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Fearless (2006)

Reviewed By Doug Bentin
Posted 10/05/06 15:56:14

"Has it only been eight years since Lethal Weapon 4?"
4 stars (Worth A Look)

“Jet Li’s Fearless” is a variation on a type of movie that was once as common as the sports underdog picture is now. It’s the one, frequently starring James Cagney, about the overly-assertive, cocky wise guy who thinks he’s better at some particular thing than anyone else.

His attitude drives the people who are close to him nuts, but he only changes after trying to cut corners and his best pal gets killed. If it’s a war movie, the best pal is that lovable hick from the South. Then our hero redeems himself, often at the cost of his own life. Cue the inspirational music and roll credits.

But you know what? The good old stuff still works if you have a sense of historical perspective and you’re willing to give it a fair shake.

Jet Li, for my money the best actor in our time to emerge from the martial arts film tradition, stars as Huo Yuanjia, a practitioner of Wushu. The film’s underlying theme is that an honorable defeat is preferable to a dishonorable victory. That may be a little hard to swallow in America, especially at the beginning of football season—winning isn’t the best thing; it’s the only thing—but maybe it’s time to let Buddha sit at the American dinner table with the rest of the guys.

Huo, from childhood, has wanted nothing more than to be the fighting champion of his province in China, a goal he achieves as a young man. Disciples—we’d call them students—rush to him for training. His only equal is Master Chin and, due to a misunderstanding brought about by Huo’s drunken students, the two rivals get into a brilliantly choreographed battle royal in a teahouse. Yuen Wo Ping (“Unleashed,” “Kill Bill,” The Matrix Trilogy) staged the fights with a fluidity that makes most contemporary movie dance sequences look like they’re performed by box turtles.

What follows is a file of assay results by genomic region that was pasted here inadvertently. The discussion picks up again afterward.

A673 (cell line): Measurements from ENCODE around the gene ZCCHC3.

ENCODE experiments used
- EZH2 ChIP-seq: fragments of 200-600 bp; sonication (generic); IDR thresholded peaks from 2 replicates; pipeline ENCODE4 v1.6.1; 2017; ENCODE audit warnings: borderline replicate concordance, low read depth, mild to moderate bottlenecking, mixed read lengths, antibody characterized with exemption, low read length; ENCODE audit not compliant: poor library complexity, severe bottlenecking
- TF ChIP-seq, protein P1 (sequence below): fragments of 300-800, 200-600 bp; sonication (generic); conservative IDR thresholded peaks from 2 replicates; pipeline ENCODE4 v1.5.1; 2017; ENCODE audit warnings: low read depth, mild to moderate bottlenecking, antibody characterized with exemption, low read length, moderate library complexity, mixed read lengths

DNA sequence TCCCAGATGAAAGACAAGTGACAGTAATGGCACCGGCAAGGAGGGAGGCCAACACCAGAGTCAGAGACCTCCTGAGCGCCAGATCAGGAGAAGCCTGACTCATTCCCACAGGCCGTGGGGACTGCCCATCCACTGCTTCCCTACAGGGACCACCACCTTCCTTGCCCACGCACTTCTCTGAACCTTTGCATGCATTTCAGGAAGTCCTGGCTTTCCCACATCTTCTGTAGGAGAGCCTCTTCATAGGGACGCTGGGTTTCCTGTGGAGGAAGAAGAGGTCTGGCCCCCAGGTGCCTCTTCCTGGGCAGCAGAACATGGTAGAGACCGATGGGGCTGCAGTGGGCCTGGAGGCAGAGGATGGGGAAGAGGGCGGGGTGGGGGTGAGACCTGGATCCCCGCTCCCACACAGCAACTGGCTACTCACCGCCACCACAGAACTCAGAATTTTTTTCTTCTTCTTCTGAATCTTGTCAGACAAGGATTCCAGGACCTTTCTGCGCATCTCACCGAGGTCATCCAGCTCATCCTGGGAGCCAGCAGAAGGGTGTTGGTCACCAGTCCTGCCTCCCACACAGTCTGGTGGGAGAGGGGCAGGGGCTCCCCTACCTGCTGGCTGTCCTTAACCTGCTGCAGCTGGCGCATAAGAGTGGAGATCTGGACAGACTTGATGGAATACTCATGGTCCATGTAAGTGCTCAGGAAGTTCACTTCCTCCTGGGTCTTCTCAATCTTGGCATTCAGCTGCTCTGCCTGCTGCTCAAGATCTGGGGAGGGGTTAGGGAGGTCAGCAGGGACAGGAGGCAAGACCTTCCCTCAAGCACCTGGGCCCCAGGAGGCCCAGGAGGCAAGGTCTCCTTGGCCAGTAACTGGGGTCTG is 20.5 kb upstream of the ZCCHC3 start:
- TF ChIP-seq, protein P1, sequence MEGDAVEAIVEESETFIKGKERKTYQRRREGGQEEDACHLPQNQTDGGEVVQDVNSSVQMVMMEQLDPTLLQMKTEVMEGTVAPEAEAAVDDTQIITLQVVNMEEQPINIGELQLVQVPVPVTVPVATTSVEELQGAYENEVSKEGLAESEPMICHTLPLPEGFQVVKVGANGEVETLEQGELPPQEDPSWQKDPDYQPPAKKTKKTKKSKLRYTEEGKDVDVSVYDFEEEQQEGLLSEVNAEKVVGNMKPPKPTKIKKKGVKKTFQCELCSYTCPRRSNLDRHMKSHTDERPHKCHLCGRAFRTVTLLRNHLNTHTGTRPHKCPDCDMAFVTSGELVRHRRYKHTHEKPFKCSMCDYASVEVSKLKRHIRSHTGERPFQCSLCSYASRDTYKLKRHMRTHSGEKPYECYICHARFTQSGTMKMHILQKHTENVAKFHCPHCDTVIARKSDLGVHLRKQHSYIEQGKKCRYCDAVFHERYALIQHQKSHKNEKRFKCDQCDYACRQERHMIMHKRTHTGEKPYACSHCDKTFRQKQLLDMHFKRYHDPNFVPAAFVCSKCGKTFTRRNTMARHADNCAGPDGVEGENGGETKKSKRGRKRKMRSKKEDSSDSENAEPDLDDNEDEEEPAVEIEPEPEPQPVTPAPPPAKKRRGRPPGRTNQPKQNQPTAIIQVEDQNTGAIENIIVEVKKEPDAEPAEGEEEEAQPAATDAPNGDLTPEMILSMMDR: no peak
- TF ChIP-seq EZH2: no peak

Death and revenge result from the battle and Huo abandons his home to take on the life of a vagabond, winding up in a small village where he is adopted by an old woman and her blind granddaughter Moon (Betty Sun).

Several years later, Huo takes a sentimental journey back to the city of his triumphs and tragedy and sees how westernized, i.e., degenerate, it has become. The film’s action takes place during the first decade of the 20th Century, a time during which China was overrun with corrupt Imperialists and canting missionaries, and was known as “the sick man of Europe.”

The narrative, based on a true story, is built around Huo’s efforts to unite the Chinese people for a contest of martial arts skills pitting him against four champions from occupying powers. This starts and ends the film with extraordinary action scenes.

The picture is billed as Jet Li’s farewell to martial arts moviemaking—although not to action films—and director Ronny Yu serves him well. The movie is exciting, stunning to look at, and emotionally rich. It’s in Mandarin with English subtitles, but don’t let that run you off. It’s worth doing a little reading for.

The fights are bloody and real. The film has its share of laughs, but this is no Jackie Chan wannabe action comedy.

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